A third significant milestone recently achieved is the announcement of the opening of the Quincy Center for Innovation planned for August, 2013. Through a partnership among the Quincy Chamber, Quincy 2000 Collaborative, the City of Quincy, Eastern Nazarene College and South Shore Innovation the city will soon have a 12,500 s/f facility to support early phase and start-up companies. The Quincy Center for Innovation will provide an inexpensive and flexible office environment with a variety of support services to assist aspiring entrepreneurs.
The innovative space will be the ideal environment for co-working and collaboration, supporting start-ups and early phase companies from a diverse selection of industry clusters in support of the burgeoning Innovation Economy in the Commonwealth. The facility will be located within a few minute walk of the Wollaston MBTA Red Line Station, providing convenient access to the Cambridge and Boston Industry Clusters.
The city of Quincy is also welcoming economic investment and public sector improvements in all corners of the community. Several additional private sector projects that are scheduled to be completed and/or underway by the end of 2013 include the construction of a $30 million, 118,000 s/f South Shore YMCA; a $30 million new 141-bed, 57,000 s/f South Cove Manor Nursing and Rehabilitation Center; and a 180 unit residential/commercial building across from the Quincy Adams MBTA Red Line Station. Public sector projects underway in 2013 by the city include a $50 million new Central Middle School, and a $20 million renovation of Old City Hall along with former historic Coddington Hall building for city offices as part of the downtown redevelopment project.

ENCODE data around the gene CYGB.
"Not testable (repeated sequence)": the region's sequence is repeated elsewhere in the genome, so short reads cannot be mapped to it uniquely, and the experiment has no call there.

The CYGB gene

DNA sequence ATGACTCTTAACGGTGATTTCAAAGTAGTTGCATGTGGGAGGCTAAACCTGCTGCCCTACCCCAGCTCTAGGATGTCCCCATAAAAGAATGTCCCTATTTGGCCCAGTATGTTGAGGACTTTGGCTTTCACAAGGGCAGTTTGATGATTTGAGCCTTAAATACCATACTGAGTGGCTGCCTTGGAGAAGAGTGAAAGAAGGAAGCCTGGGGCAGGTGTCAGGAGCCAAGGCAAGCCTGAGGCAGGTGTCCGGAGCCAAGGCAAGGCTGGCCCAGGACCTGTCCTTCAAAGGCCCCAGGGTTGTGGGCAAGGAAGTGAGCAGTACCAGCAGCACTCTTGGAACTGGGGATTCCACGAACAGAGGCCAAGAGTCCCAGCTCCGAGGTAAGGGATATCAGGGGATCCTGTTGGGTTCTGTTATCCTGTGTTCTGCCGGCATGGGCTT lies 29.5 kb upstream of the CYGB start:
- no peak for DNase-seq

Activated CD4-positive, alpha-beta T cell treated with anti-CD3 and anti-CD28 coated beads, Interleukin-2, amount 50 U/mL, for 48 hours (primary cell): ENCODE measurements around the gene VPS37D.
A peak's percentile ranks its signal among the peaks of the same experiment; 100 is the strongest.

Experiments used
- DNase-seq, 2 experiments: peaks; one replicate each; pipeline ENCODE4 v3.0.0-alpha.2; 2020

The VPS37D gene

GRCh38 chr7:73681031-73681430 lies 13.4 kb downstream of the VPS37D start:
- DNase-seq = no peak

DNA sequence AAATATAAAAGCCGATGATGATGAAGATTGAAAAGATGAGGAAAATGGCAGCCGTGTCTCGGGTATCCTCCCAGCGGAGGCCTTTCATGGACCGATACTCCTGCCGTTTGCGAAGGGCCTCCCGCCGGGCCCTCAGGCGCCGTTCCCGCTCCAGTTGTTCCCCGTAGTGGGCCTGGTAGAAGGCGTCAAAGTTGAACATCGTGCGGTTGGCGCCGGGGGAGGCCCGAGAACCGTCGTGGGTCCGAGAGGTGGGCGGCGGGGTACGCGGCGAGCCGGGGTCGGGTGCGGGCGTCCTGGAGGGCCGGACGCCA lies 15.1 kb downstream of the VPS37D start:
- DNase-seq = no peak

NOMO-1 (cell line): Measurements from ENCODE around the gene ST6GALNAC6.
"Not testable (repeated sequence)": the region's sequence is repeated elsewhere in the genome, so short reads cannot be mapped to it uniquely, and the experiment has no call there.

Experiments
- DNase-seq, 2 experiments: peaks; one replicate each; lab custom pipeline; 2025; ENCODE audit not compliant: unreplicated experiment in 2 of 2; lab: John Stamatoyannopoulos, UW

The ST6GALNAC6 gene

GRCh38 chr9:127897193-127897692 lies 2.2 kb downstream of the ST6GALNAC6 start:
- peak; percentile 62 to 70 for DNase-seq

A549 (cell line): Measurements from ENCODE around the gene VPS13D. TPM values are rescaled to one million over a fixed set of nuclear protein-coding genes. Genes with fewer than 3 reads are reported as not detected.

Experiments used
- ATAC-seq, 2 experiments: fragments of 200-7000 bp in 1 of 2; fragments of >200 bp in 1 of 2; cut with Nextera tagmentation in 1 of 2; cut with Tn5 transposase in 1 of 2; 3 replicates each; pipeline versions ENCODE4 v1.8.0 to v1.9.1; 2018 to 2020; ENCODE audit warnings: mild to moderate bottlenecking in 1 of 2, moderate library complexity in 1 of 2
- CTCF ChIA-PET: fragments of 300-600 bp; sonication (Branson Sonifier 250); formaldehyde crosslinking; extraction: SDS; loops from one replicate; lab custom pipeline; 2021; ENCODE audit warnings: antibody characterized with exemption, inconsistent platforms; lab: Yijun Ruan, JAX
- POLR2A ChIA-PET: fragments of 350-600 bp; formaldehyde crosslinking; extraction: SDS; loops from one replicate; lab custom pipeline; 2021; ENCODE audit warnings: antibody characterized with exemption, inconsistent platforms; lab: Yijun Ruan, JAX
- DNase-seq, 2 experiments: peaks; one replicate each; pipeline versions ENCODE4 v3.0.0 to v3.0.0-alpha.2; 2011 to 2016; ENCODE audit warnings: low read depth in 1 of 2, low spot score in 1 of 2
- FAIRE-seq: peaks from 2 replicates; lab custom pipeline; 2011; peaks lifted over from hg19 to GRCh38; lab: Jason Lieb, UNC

In addition to the new development a variety of enhanced transportation networks are providing critical infrastructure support for the current and future growth of the city. Walter J. Hannon Parkway, a new 4-line boulevard in the downtown, was recently completed to support the $1.6 billion redevelopment of Quincy Center. The relocation of the Town Brook, another critical infrastructure project was completed in May as scheduled, which includes new public parks and associated streetscape amenities which are scheduled to be completed by early fall.
In late Spring MassDot put the final touches on a $34 million reconstruction of the Neponset River Bridge - an important transportation link between Quincy, Rte. 93 and Boston, while simultaneously beginning the $244 million Fore River Bridge Replacement Project, which is part of the $3 billion Patrick Administration Accelerated Bridge Program. The project entails the construction of a new vertical lift bridge, which will carry Rte. 3A over the Fore River between Quincy and Weymouth - a primary commuter route connecting many south shore communities to Quincy and points north.
The city welcomes the opportunity to promote new investment opportunities within our community that place a high value on protecting the public realm, preserving history and fostering sustainable development practices. Whether a company requires public transportation, access to major highways, commercial rail, a beautiful waterfront, or a quality workforce - Quincy is the place to in which to live, work and invest. Quincy 2000 Collaborative, a division of the Quincy Chamber of Commerce, and the City administration are eager to convince you that here in Quincy We Mean Business!
Dean Rizzo is president of the Quincy, Mass. Chamber of Commerce.